• A non-refundable application fee of $25
• A copy of the valid state, territory, or National Registry certification
• Evidence of valid CPR credential
• Other proof of qualifications that the department, in its discretion, requires.
EMT-II and EMT-III
Alaska accepts EMT-II and EMT-III or equivalent certification from other states or territories, as well as NREMT national certification; however, applicants must also obtain sponsorship from a state-approved medical director. All other documentation as listed above is also required, in addition to proof of completion of the state written and practical examination at the level of certification requested.
Contact Alaska EMS
Division of Public Health
Section of Emergency Programs
PO Box 110616
Juneau, AK 99811-0616
(907) 465-3027 (Office)
(907) 465-4101 (Fax)
There are several steps in completing the Idaho EMT licensing requirements that must be finished before submitting the application packet. The first is the successful completion of an EMS Course; several accredited institutions offer this, including but not limited to:
• The College of Western Idaho – EMT Basic classes are a total of 140 hours, broken down into 35 sessions for a cost of $950. Prerequisites include a minimum age of 18, a high school diploma, AHA Healthcare Provider CPR completed by midterm (also offered at the college as a single day course for a $50 fee), a drug test/background check, and vaccinations. Additional costs of $162 for books (estimated), and a $130 charge for fees and testing also apply.
• The College of Southern Idaho – EMT Basic classes are a total of 144 hours plus clinicals, provided over two semesters for a cost of $2640 for Technical Certificates, and an additional semester plus $880 for Postsecondary Technical Certificates. Prerequisites include a minimum age of 17, application to CSI, academic transcripts, recommendations, a resume and cover letter, AHA Healthcare Provider certification, a physical exam, drug/background check, and vaccinations.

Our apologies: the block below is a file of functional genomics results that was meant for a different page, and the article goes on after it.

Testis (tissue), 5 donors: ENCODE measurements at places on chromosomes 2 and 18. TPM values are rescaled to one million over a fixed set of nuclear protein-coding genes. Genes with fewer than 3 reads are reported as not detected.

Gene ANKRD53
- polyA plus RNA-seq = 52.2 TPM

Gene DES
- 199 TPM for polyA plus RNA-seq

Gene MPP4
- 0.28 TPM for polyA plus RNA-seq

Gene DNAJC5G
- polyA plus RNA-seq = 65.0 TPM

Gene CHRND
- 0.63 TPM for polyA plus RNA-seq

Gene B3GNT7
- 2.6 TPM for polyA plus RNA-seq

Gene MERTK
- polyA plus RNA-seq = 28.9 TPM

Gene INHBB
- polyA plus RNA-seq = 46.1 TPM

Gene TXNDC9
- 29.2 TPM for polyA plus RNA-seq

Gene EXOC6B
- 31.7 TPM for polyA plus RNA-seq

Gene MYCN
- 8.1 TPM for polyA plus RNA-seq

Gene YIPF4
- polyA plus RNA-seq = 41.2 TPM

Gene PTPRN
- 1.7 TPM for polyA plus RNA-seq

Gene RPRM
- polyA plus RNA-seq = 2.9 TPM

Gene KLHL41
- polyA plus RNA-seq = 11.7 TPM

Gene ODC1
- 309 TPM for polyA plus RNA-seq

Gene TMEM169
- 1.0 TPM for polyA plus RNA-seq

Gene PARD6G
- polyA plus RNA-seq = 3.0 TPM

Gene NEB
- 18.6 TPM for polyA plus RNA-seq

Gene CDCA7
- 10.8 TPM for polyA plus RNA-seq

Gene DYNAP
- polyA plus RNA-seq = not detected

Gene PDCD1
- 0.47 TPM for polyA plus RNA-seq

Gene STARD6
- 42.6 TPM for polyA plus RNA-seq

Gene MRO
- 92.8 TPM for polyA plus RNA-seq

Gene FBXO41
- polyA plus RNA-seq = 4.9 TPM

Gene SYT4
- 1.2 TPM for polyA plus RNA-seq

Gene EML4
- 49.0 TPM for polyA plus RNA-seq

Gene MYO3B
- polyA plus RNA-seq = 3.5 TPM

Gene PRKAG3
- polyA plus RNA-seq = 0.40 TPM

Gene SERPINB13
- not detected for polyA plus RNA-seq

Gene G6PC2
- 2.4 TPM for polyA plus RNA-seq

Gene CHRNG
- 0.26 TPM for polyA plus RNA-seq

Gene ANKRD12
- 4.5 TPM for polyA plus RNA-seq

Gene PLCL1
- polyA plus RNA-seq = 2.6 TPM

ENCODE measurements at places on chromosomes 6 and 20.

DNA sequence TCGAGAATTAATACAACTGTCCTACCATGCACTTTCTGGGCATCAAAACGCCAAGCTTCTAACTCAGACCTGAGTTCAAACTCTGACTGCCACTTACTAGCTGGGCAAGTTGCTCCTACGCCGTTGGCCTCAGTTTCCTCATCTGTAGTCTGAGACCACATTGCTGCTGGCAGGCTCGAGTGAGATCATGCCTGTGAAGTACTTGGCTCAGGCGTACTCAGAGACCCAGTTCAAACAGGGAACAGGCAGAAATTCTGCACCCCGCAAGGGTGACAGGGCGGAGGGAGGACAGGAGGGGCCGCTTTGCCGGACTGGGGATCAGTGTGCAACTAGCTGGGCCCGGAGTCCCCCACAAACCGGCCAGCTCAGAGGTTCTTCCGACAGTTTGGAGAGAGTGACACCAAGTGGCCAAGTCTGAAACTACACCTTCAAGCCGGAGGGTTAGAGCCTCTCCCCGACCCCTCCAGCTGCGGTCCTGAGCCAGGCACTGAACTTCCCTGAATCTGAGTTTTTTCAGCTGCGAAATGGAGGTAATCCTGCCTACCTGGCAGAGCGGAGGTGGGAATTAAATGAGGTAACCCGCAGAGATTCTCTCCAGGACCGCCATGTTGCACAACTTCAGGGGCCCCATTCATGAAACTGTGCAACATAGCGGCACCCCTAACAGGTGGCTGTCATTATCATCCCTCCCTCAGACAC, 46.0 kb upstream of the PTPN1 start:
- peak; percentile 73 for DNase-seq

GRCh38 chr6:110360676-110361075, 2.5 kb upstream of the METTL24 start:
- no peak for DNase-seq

Following the successful completion of an EMT course, applicants must pass NREMT’s written and practical examination. This requires registration on the NREMT website, and completion of the exam at one of the Pearson VUE Authorized Test Centers, located in Boise, Coeur d’Alene, Idaho Falls, Lewiston, Pocatello, Twin Falls, and Spokane, Washington. Applicants must also pass a Criminal History Check by the Department of Health and Welfare, using Employer ID #1350. Finally, applicants must secure affiliation with an Idaho-licensed EMS agency.
Idaho accepts EMT certifications equivalent to NREMT-B, NREMT-I, and NREMT-P, and requires verification that an applicant’s training was based on national standards. If the applicant’s original certification was not based on these standards, a Transition Course is required; courses vary by county. Applicants not required to take a Transition Course must still complete Idaho Extraction Awareness and Landing Zone Officer courses available at the TRAIN Idaho website.
When applying for licensure, you must:
• Complete and submit the Idaho EMS Reciprocity Application, including a photocopy of an approved photo ID (driver’s license, state identification, card, or military ID)
• Send an Idaho EMS License Verification Request to any and all states where you have held or applied for an EMS license
• Pass the NREMT assessment exam for your license level
• Complete a Department of Health and Welfare Criminal History Unit background check using EIN 1350
• Secure affiliation with a licensed Idaho EMS agency